To decide if data theft is potentially a problem..
Just look at a few thousand news stories regarding the loss of personal data. Including a fair number about sites and businesses that stored credit card data, something explicitly banned by the credit card companies (Visa / Mastercard) themselves. Banned for the obvious reason that if lost, this would be bad.
This in turn led to whining from these companies that Visa and Mastercard would no longer allow them to process credit card data, and they might go out of business. A loud cheer at the prospect was all the sympathy they got.
Now we have ISPs vacuuming everything they can, including that which was typed into 'secure' portions of a website. Credit card numbers, social security / national insurance numbers, addresses, phone numbers, dates of birth, mother's maiden name, bank account numbers, routing codes, you name it, it has been recorded.
We're told this is fine, because they're only using it to serve up spam and popups. We're also told this is fine, because if we search hard enough, we can find where we didn't opt out of it.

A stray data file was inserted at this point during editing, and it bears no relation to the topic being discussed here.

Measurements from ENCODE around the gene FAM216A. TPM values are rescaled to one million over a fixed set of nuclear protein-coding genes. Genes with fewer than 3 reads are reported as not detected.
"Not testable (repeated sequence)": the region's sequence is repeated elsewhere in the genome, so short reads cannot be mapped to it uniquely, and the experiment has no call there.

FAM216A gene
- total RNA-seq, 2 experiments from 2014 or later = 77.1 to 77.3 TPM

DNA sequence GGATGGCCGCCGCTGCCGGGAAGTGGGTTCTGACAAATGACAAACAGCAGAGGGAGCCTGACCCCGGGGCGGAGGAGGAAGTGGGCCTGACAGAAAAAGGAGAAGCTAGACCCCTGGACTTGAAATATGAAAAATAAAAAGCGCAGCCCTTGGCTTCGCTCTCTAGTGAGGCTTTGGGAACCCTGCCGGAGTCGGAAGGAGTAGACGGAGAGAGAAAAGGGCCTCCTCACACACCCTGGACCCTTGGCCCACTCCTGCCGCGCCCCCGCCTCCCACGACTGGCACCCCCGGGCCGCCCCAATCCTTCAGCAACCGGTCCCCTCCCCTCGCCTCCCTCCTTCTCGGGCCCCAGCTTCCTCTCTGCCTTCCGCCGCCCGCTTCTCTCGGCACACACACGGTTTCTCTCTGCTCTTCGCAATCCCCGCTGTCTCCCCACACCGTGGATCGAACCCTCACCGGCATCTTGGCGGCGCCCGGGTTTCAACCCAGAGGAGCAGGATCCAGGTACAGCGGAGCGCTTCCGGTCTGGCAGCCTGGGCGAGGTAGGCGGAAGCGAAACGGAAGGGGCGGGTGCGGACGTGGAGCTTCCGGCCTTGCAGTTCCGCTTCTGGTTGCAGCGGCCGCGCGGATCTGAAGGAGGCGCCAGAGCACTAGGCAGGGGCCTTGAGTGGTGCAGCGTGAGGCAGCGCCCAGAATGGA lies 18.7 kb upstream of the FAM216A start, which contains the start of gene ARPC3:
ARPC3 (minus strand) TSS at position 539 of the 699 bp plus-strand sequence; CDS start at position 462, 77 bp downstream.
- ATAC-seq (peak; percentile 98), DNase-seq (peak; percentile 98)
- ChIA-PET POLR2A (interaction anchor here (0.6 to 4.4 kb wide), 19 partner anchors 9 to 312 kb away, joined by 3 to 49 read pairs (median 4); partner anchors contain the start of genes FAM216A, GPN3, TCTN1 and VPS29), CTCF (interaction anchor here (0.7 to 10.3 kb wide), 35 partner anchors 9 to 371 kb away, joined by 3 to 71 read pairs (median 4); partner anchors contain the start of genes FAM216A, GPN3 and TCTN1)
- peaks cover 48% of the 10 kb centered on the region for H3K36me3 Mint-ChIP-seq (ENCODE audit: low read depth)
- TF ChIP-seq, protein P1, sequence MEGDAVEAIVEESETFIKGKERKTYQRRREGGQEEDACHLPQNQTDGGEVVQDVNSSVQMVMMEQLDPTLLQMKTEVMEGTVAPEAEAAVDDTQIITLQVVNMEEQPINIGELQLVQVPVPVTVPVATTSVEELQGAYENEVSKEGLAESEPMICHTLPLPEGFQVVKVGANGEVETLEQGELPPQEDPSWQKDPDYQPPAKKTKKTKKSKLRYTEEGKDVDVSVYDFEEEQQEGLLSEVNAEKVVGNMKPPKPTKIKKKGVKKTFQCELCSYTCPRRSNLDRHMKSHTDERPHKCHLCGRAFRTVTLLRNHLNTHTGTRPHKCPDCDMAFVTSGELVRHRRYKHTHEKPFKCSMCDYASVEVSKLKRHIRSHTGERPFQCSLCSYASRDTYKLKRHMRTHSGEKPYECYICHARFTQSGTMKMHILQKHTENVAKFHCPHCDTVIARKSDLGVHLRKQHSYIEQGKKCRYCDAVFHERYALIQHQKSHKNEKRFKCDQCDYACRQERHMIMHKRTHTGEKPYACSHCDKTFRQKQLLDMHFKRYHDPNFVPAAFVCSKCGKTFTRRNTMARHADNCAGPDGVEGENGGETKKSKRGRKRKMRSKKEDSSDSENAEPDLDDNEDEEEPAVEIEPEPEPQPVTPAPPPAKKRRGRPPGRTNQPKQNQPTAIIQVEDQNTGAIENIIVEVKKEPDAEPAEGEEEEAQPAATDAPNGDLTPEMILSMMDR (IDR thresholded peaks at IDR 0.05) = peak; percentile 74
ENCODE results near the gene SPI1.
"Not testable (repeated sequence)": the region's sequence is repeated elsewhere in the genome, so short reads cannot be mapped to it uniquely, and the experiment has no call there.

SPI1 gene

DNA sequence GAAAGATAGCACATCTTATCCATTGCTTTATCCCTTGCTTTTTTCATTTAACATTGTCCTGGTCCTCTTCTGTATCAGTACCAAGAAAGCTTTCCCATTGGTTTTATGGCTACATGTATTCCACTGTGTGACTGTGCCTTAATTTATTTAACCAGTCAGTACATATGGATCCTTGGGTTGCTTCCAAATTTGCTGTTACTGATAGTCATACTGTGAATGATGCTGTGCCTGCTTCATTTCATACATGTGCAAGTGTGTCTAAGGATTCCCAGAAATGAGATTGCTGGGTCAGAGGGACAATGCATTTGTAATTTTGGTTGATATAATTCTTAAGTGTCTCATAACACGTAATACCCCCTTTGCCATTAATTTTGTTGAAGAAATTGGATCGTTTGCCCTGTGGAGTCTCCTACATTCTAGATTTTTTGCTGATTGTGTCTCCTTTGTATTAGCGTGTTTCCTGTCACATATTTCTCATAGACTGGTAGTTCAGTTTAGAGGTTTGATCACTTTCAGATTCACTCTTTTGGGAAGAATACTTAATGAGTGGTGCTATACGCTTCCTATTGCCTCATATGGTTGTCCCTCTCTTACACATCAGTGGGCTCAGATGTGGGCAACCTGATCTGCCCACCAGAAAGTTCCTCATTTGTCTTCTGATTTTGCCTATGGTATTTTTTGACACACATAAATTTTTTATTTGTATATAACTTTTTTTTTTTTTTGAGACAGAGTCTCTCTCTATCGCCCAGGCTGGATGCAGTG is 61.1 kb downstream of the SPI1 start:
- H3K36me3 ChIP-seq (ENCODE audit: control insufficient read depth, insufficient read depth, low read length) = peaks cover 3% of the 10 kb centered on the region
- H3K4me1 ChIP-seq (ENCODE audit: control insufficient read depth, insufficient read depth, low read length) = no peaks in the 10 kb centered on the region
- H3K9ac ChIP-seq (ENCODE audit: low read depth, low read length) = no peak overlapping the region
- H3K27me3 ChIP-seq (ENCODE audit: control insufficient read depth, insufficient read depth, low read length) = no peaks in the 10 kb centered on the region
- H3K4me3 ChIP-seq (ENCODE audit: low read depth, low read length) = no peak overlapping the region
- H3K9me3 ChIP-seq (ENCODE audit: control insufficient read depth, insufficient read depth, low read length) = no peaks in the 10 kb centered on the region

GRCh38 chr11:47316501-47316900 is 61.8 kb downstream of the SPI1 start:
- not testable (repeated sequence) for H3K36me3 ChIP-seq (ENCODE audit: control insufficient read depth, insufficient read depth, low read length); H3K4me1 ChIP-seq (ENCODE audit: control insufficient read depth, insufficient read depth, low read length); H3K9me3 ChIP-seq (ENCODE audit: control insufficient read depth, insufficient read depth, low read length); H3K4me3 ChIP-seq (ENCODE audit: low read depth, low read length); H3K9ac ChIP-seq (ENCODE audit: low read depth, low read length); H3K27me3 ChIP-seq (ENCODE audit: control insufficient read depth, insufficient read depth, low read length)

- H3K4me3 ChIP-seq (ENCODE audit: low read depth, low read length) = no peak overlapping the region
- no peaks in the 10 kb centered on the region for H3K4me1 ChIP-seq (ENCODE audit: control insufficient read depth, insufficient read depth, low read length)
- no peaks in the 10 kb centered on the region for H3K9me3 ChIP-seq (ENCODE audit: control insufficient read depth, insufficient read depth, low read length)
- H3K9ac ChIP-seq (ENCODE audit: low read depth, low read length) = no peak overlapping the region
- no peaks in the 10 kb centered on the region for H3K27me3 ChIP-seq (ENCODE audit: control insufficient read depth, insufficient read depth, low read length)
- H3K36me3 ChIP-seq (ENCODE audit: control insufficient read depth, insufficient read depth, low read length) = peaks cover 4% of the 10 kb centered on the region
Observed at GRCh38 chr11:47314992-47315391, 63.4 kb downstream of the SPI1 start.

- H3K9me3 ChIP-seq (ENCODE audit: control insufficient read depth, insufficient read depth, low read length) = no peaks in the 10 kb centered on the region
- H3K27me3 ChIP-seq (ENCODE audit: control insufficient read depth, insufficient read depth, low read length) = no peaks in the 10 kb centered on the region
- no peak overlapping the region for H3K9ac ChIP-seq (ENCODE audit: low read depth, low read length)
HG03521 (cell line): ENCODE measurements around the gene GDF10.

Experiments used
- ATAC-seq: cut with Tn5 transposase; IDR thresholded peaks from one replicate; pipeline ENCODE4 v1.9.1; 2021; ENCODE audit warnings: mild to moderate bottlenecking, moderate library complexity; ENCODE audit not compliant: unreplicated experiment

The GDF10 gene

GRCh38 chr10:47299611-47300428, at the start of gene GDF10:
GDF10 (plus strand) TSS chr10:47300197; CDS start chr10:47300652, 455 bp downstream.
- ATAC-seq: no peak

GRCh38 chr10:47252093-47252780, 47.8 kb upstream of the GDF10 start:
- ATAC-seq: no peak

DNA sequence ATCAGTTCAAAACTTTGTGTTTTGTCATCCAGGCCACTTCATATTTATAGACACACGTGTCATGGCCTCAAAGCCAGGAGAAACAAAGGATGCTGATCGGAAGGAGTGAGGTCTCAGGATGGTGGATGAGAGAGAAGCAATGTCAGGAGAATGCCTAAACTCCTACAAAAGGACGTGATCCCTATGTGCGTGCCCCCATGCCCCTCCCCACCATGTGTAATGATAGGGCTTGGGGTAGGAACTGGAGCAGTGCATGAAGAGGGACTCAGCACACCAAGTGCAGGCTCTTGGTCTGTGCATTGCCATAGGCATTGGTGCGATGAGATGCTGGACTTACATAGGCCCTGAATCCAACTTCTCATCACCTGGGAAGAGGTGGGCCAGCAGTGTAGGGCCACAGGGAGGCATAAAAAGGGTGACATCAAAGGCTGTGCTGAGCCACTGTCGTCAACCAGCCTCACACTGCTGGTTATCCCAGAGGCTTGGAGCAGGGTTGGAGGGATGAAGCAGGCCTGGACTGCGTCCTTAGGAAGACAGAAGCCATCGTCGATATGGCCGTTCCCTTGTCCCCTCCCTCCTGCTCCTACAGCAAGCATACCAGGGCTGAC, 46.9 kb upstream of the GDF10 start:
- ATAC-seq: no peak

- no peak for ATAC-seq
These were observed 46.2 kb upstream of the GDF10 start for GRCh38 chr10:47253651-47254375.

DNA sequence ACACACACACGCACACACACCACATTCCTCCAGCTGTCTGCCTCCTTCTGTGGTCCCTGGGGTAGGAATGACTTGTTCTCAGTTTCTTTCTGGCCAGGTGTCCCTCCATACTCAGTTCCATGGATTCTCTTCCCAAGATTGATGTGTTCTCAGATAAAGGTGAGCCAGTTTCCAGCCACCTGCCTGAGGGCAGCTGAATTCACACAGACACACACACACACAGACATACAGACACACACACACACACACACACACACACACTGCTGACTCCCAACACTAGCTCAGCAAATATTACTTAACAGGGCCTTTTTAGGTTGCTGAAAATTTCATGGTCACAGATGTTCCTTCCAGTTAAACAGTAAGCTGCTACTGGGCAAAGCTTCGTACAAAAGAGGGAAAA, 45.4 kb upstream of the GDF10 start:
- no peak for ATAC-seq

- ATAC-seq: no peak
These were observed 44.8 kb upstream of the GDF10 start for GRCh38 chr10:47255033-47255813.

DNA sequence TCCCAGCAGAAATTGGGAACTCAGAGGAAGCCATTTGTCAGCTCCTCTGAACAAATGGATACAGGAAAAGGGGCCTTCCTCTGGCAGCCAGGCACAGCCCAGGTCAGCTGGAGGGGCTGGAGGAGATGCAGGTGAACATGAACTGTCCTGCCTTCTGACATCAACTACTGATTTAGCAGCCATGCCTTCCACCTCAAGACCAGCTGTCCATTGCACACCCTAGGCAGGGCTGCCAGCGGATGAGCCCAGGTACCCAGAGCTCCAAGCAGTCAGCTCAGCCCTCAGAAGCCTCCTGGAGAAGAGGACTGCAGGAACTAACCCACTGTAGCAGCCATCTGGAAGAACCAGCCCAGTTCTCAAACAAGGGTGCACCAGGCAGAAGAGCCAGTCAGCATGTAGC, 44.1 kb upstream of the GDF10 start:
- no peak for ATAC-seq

What should be concerning everyone, including banks, credit card companies, social security administration, IRS, is that personal data isn't all that secure these days. Why? Because there's no incentive to make it secure. Losing it doesn't result in a punishment beyond sending out some emails (at best) or more usually, no punishment whatsoever.
What should be of more concern to those doing it, is the complete illegality of what they're doing. I'm sure the IRS in particular would be happy to find out that customers are having their information lifted as they type it into 'secure' websites. And banks, and credit card companies, you know the people that are compelled to make good on stolen credit and debit card purchases. I'm sure they're thrilled about the ISPs creating yet another insecure database of their information.
And that's the thing. Why isn't stealing information from a computer illegal when an ISP does it? If I hacked into the networks of these businesses, stole their information and promised not to pass it on, would that be ok if I hid an opt-out clause somewhere on one of their computers? I sort of doubt it. You figure it out, and then tell me why they're allowed to circumvent security put in place on commercial websites, and vacuum up data on your computer, just because they've placed what they're doing in a ton of legalese, somewhere in your service agreement.
Seems to me that posting a newspaper through a door, with the words "I'm going to take your possessions, unless you opt out" typed somewhere in the middle of it, wouldn't be enough to stop me going to jail if I robbed that house. But somehow that's the basis on their activities being legal. Beats me why a number of CEOs aren't being arrested. As far as I was aware, just being ignorant of the law doesn't make you immune to it. So saying "I didn't know thieving data from someone was illegal" isn't usually a good excuse.